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Trico Equipment, Inc. v. S.D. Walker

March 12, 2010

TRICO EQUIPMENT, INC., PLAINTIFF-RESPONDENT,
v.
S.D. WALKER, INC. AND STEVEN D. CATALANO, DEFENDANTS-APPELLANTS.



On appeal from the Superior Court of New Jersey, Chancery Division, Atlantic County, Docket No. C-180-86.

Per curiam.

NOT FOR PUBLICATION WITHOUT THE APPROVAL OF THE APPELLATE DIVISION

Submitted December 8, 2009

Before Judges Parrillo and Ashrafi.

Defendants S.D. Walker, Inc. and Steven D. Catalano appeal from a judgment after a bench trial in favor of plaintiff for $44,708 on its breach of contract claims. We affirm.

S.D. Walker, Inc. ("Walker") operates a campground in central New Jersey. Catalano is the sole shareholder, president, and operating officer of Walker. Plaintiff Trico Equipment, Inc. ("Trico") is in the business of selling heavy machinery and equipment.

On June 14, 2006, Trico and Walker executed a bill of sale for a new Case loader backhoe at the price of $69,900 plus sales tax of $4,194. The bill of sale indicated that a deposit of $11,836 was paid by check and also contained a notation "rentals and damages paid in full." In the memo portion of the deposit check issued by Walker, Catalano wrote, "This is full down payment & all sums due to Trico for all previous rentals and machine damage except dozer." Testimony at trial indicated that Walker owed money to Trico for past transactions and that Trico agreed to include those debts as part of the sales agreement for the new Case backhoe. Trico delivered the backhoe to Walker on June 14, 2006.

Paragraph fourteen of the bill of sale provided that, within fourteen days, "purchaser shall arrange financing or shall finance this purchase through seller's sources." That paragraph further gave Trico the option to cancel the sale if financing was not arranged and obligated Walker to return the equipment in that event, paying $200 per day rental for the time it kept the equipment.

On June 20, Walker and Trico executed a Retail Installment Sale Contract and Security Agreement ("installment contract") on a form provided by CNH Capital, which was Trico's financing source for Case equipment. The installment contract listed a cash sale price of $69,900 with a down payment of $7,000. It provided for monthly payments of $1,550.73 over sixty months at an interest rate of 8.9%. The installment contract also listed additional charges of $4,194.00 sales tax, $350.00 administrative fee, $4,319.82 physical damage insurance, and $3,145.50 liability insurance. These charges, and the finance charge over sixty months, resulted in a total contract price of $100,081.58. Catalano signed a personal guarantee for Walker's obligations under the installment contract.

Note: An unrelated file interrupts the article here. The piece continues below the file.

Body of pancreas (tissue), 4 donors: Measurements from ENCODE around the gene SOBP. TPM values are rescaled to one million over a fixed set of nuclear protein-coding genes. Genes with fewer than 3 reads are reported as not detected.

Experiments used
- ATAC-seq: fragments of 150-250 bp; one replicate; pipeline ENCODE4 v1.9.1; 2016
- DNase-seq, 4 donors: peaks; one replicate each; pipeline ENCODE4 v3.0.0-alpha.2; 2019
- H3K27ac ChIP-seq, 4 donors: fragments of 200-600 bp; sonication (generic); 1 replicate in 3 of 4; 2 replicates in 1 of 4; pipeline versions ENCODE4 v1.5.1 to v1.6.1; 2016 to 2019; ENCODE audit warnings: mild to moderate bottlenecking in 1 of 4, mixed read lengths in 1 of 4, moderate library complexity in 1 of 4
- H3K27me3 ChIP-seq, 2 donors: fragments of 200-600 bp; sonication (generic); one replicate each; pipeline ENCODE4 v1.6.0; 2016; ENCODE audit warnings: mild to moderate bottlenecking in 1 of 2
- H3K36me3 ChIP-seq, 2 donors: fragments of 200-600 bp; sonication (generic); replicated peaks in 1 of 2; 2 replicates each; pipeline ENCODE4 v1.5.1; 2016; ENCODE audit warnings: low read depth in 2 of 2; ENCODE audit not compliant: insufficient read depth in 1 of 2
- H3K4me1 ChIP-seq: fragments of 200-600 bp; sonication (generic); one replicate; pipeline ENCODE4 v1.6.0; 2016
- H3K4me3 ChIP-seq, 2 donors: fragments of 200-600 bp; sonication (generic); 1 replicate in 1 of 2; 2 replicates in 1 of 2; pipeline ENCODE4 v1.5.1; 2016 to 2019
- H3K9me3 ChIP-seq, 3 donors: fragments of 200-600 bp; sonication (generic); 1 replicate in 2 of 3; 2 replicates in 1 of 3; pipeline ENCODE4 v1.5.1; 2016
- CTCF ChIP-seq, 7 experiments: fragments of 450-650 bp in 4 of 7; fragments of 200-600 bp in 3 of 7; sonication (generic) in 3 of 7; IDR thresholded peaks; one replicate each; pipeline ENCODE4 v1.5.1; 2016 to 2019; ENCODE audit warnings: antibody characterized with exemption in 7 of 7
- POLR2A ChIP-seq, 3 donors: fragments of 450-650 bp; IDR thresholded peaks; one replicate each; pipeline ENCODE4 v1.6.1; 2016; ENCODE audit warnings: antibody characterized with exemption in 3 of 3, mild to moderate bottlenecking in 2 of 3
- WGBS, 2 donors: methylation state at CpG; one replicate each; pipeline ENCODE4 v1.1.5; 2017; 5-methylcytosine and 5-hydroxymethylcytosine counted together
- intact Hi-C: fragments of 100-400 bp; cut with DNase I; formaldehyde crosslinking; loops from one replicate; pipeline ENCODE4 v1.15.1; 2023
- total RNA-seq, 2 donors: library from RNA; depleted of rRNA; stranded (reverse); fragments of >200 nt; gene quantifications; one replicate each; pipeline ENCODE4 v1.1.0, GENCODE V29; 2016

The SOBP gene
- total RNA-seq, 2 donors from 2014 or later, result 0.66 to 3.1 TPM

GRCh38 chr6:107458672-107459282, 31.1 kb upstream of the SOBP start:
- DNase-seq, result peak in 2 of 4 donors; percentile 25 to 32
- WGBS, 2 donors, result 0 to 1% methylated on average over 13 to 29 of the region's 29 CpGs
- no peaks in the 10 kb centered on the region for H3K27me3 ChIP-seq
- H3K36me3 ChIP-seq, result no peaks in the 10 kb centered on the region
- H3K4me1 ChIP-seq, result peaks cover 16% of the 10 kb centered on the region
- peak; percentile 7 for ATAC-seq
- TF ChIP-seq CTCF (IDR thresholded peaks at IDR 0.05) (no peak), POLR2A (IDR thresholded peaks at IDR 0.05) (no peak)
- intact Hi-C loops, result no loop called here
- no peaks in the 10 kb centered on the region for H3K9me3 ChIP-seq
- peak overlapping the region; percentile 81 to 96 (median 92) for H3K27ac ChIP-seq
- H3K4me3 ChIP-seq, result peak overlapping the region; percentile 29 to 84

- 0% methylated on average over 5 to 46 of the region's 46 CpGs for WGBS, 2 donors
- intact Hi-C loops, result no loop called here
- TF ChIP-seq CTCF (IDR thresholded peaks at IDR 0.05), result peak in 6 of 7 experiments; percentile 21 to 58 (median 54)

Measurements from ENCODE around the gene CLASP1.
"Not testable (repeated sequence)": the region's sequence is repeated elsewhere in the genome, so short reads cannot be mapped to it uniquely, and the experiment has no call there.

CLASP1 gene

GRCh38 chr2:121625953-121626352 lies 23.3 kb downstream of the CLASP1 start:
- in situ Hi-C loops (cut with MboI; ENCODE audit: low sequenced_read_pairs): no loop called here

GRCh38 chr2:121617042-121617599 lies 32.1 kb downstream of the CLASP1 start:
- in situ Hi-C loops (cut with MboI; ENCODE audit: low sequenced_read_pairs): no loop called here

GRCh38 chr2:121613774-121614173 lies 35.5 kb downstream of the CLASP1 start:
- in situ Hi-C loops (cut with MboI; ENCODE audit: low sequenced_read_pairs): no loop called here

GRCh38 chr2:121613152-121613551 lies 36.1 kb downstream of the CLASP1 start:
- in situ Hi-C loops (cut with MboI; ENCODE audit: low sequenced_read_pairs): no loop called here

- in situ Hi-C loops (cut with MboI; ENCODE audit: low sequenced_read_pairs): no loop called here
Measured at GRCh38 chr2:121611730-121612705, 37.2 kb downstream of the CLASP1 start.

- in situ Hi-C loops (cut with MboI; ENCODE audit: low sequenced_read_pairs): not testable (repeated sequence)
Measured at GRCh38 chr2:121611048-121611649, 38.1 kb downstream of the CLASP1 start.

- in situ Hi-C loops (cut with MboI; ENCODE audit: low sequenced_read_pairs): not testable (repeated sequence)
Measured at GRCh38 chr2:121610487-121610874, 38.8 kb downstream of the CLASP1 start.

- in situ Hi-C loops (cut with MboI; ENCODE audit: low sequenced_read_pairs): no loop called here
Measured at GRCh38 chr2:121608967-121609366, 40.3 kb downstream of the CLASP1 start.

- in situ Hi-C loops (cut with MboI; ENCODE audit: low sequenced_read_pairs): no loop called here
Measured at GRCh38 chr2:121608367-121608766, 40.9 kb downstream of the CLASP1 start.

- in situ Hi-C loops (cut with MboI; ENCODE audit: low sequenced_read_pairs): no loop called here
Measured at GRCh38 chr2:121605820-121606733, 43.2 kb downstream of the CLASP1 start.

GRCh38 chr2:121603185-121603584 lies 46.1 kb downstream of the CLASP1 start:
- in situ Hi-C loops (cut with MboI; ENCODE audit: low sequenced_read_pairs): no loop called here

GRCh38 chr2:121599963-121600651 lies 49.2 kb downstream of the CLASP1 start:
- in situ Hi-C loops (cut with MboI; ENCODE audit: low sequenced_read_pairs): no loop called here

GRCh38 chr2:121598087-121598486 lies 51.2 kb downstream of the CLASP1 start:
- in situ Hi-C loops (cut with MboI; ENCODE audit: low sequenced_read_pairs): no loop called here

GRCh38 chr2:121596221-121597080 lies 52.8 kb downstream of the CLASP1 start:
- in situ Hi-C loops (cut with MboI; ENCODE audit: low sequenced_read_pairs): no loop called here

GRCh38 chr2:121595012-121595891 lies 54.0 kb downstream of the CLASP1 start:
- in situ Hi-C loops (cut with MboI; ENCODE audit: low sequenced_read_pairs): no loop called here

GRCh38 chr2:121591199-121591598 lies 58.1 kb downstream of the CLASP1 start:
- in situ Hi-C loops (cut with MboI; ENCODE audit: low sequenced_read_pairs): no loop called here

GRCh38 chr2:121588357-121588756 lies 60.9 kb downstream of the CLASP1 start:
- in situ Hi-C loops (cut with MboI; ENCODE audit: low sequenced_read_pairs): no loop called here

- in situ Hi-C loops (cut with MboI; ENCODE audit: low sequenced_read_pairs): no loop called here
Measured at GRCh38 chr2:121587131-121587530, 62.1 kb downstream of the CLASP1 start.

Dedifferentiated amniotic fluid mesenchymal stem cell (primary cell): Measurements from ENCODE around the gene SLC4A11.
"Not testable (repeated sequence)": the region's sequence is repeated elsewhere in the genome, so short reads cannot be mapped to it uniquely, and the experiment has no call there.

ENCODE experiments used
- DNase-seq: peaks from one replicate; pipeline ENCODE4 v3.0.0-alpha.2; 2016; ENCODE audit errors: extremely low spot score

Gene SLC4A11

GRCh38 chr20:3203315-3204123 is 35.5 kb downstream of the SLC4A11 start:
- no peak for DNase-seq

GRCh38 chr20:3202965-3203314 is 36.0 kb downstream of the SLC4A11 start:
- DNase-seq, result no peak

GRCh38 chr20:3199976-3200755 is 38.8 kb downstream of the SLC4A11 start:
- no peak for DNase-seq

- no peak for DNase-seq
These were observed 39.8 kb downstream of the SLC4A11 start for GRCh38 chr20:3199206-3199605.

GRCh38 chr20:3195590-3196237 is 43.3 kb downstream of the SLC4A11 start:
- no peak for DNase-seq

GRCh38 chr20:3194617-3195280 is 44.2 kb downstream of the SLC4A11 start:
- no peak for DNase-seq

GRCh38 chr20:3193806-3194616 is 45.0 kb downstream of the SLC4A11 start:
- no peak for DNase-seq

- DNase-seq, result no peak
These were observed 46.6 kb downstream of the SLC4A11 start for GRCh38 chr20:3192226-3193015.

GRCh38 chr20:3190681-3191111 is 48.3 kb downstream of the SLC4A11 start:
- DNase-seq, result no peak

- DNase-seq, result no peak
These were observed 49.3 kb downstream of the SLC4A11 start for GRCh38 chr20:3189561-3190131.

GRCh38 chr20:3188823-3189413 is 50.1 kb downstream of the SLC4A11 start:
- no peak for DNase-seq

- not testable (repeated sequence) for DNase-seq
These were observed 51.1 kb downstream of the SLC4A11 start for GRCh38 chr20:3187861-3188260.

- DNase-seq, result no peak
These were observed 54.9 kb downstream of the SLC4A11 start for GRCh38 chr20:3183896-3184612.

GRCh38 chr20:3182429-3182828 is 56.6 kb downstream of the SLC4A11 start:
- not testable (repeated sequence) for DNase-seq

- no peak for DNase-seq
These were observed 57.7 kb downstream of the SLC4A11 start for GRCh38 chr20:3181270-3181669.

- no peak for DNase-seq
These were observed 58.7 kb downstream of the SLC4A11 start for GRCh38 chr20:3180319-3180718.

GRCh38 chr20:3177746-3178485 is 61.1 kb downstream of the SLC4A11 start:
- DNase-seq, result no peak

The installment contract provided for assignment of the contract from Trico to CNH Capital America LLC. It also included two insurance addendums for "Physical Damage Insurance" and "Equipment Liability Insurance." Catalano signed both addendums on behalf of Walker. The liability insurance addendum stated, "Buyer requests that Seller/Assignee finance the premium for liability insurance" and listed CNH Capital as the insurer.

Catalano testified that inclusion of liability insurance for the backhoe was a vital part of the transaction.

In May 2006, before the parties' entered into the sales and installment agreements, the Trico sales coordinator had been notified that CNH Capital was no longer offering liability insurance as part of its financing agreements. On July 13, 2006, about four weeks after Walker took delivery of the backhoe and began using it, Trico notified Walker that liability insurance was not available through CNH Capital. Trico requested authorization to remove the liability insurance premium from the installment contract and to recalculate the payment schedule. Catalano did not authorize the change. Trico then sent a new contract to Catalano, which he did not sign.

Walker did not make any monthly payments for the backhoe. In October and again in November 2006, Catalano requested refund of its deposit. On October 27, 2006, Trico requested that Walker agree to the original contract with a reduction in price for the liability insurance or, alternatively, that it agree to rent the backhoe for $2,200 per month. Catalano did not agree to either of these alternatives. Throughout these communications, Walker retained the backhoe and continued to use it but made no installment payments.

Trico filed a complaint in the Chancery Division on December 19, 2006, seeking equitable remedies and damages. In addition to claiming defendants' default for non-payment, Trico contended that the parties had mistakenly believed liability insurance was available through CNH Capital, and that ...


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